What?

Gah!  Not what I want at all.

I was lucky the private clinic could fit me in this afternoon so only had a few hours to stress about it.  It turns out that everything is fine with Pickle, in fact measurements taken during the ultrasound show Pickle is actually a tiny bit larger than average (60th percentile).  Whew.

(Now I REALLY think that the scales the midwives used to weigh me at that first visit were incorrectly calibrated.)

However the reason the fundus measured small is that Pickle has turned from the vertex (head down) position noted at my last appointment two weeks ago to a transverse (sideways) position, with the head to my left not far above my belly button and the legs up by the face, so the top of the uterus has dropped and I have bits of baby sticking out my sides.  Comfy.

Not.

I was just coming down from the adrenaline rush of worry about Pickle's size when the obstetrician manning the ultrasound casually mentioned in closing that transverse babies seldom move into position and I'll require a caesarian section at 39 weeks.

Gah!  Not what I want at all.  Re-trigger adrenaline.

My next point of call is a site I came across when I was looking for birthing ball exercises called Spinning Babies.

And breathe...

Sunday, 13 April 2014

Adventures in homemade yoghurt

Over the last several weeks I've been experimenting with making yoghurt in a desire to satisfy my dairy cravings in a healthy manner.

I was inspired by the extremely straightforward recipe for doing so in the Nourishing Traditions recipe book which basically tells you to

  • Heat a litre of milk to 180f
  • Let it cool to 110f
  • Gently stir in about half a cup of existing yoghurt to use as a starter
  • Cover and let it sit somewhere warm overnight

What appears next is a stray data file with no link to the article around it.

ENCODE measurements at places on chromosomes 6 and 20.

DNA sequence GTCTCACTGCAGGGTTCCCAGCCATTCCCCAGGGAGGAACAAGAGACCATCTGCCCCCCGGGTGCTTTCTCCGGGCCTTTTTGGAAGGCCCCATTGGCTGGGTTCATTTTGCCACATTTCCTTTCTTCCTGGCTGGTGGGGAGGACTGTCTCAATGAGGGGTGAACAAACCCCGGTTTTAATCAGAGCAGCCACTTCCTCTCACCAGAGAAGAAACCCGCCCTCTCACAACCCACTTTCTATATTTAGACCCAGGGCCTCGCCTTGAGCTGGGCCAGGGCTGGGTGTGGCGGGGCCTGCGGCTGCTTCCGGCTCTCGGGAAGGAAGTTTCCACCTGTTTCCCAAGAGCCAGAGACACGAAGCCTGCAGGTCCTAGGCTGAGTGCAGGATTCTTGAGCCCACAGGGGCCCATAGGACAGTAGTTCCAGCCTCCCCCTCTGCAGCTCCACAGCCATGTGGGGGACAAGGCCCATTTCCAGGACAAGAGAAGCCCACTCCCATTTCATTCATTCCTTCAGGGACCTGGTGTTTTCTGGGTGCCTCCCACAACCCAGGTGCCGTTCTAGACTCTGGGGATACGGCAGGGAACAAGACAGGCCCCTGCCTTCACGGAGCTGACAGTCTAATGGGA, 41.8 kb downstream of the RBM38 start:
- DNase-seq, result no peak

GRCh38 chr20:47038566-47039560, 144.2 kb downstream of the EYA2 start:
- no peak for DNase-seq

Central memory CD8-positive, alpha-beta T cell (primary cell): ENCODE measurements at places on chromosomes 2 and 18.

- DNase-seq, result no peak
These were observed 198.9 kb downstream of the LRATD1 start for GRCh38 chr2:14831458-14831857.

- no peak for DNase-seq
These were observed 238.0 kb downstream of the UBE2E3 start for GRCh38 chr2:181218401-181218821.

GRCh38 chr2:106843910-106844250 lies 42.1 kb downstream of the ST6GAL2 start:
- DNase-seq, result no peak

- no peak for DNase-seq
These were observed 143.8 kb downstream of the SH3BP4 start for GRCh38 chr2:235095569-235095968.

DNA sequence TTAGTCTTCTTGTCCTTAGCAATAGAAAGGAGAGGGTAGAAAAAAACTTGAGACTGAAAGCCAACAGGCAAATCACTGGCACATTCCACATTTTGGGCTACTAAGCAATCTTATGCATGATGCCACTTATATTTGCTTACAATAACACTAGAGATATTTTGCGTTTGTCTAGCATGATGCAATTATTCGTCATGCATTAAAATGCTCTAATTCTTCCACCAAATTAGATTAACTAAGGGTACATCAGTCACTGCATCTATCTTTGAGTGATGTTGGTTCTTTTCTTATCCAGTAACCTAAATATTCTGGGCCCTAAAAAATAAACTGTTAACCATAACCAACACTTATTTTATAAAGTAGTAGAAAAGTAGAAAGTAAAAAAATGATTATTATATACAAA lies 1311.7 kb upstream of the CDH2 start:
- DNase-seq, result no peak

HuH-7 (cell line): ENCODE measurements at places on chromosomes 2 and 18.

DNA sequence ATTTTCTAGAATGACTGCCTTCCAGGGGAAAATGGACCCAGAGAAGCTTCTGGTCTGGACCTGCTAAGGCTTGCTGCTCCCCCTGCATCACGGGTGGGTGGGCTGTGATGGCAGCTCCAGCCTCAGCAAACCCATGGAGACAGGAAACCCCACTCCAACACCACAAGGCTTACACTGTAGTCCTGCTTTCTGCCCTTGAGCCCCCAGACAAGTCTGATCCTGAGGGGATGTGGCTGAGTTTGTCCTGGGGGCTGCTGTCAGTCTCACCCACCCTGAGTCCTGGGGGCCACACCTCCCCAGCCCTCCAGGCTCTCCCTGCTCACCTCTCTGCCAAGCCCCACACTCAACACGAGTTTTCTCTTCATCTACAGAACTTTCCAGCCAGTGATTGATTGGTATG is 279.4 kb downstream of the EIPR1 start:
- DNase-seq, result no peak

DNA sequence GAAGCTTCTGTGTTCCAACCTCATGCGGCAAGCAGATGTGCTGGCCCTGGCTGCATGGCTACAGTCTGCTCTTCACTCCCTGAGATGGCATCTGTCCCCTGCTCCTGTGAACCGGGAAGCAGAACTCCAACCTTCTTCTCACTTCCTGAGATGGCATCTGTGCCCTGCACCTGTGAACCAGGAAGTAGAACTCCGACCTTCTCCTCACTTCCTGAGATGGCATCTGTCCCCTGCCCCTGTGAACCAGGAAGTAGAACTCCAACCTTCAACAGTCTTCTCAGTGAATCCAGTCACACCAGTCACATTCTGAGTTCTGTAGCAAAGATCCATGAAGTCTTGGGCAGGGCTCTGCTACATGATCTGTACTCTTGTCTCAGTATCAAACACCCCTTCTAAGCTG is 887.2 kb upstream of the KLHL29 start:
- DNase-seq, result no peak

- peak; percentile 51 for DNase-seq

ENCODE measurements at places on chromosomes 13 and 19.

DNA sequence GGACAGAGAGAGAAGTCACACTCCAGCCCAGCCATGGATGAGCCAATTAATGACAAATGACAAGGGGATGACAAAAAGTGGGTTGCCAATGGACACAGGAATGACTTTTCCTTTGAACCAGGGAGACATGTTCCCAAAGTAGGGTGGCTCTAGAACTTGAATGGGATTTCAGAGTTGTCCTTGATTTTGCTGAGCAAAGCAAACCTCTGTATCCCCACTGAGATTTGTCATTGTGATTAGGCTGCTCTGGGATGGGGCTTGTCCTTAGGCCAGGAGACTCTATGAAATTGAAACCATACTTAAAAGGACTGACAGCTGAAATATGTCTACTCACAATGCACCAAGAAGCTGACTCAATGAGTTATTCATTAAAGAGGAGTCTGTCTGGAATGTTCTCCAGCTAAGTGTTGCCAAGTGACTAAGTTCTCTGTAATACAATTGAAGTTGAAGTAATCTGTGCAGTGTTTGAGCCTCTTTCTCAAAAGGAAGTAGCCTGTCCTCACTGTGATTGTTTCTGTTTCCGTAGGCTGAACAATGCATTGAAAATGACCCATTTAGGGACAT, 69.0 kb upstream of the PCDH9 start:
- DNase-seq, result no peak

• Refrigerate and enjoy
After a quick trip to the housewares shop to buy a thermometer I gave it a go using pasteurised but non-homogenised whole milk and greek yoghurt that we had in the fridge.  

I was a bit unsure about where to leave it that would be warm enough.  I remember my mother keeping yoghurt in the hot water cupboard, but we don't have one.  After heating the milk in a saucepan and stirring in the culture, I ended up transferring it into a lidded casserole dish which I left in the oven to get warm while I pre-heated the oven to about 100C.  I then turned the oven off but left the casserole dish in overnight for the yoghurt to stay warm.

It worked okay and I thought the result was pretty good for my first try, although I seemed to make a lot of dishes. 

Homemade yoghurt is somewhat runnier than commercial yoghurt and Mr Duncan likes his yoghurt thick and creamy so I drained it in a cheesecloth-lined sieve, reserving the whey for use in other things.

Straining the yoghurt to get the whey


So far so good.

So then I tried making a second batch of yoghurt using some of my first batch as the starter.

This time I heated (and cooled) the milk in the casserole dish and put the lot in the preheated oven but the resulting "yoghurt" was too thin and drained right through the sieve/cheesecloth!

Unmitigated disaster.

I ended up churning it in the ice-cream maker with the mushed up fruit and juice of half a tin of peaches and a bit of cream, which was worthwhile.

Peach yoghurt ice-cream